Further to yesterday’s announcement that Rockstar’s LA Noire would be released here in spring, details around the long-awaited game have been disclosed in this month’s Game Informer magazine.

As you may know, LA Noire is set in post-war Los Angeles, against a backdrop of crime, jazz and drugs. You play Cole Phelps, who moves up through the ranks of the LAPD from beat cop to homicide detective, and ends up on the trail of a series of gruesome murders.

“It’s not only creating the largest, most detailed open world game to date, it’s also attempting to resurrect the long-lost Los Angeles of the 1940s while adding an engaging new adventure-style investigation system to the familiar drive-and-shoot gameplay model,” writes Game Informer.

Developer Team Bondi is working with Depth Analysis, who is employing “groundbreaking” new technology to capture all aspects of the game’s more-than 300 actors' individual performances simultaneously.

"Traditionally, one minute of facial animation could take a couple of animators a month. The idea is that we can mass-produce. We can produce about 20 minutes of final footage a day, and it's seamless - I don't even have character artists or animators working with me," Depth Analysis' Oliver Bao told Game Informer.

This quicker method has freed up the developers to churn out a staggering 2000 page script – many hundred times larger than your average Hollywood production.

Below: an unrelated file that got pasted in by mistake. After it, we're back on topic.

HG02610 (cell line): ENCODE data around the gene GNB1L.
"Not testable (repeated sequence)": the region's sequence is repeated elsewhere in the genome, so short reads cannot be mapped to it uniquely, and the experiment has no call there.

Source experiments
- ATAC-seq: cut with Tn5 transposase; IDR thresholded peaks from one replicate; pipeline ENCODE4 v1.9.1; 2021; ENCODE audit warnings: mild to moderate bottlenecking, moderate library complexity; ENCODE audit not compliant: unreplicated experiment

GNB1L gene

The aforementioned interrogation system allows Phelps to gather evidence and statements from witnesses throughout the game. In time, Phelps will be able to challenge the statements of witnesses in a manner similar to that seen in Mass Effect 2, choosing between forced, coaxing and accusatory responses.

In order to accurately recreate post-war Los Angeles, Rockstar have tracked down over 180,000 archival photos. Additionally, more than 90 percent of the crimes players see in-game are based on real events from the period, reports Game Informer.

"Some of them were too wild to use. One was about a preacher walking down Broadway with a bullwhip, whipping non-believers. [Laughs] We thought that was a great story, but we didn't know how to work it in," says Team Bondi’s Brendan McNamara.

"There was a guy in Santa Monica who was driving a four-engine plane down the street at midnight. He had an accident because he didn't have lights on the plane - if you came up with that in a design meeting, people would throw you out!"

LA Noire is in development for Xbox 360 and PlayStation 3. Thanks to Eurogamer.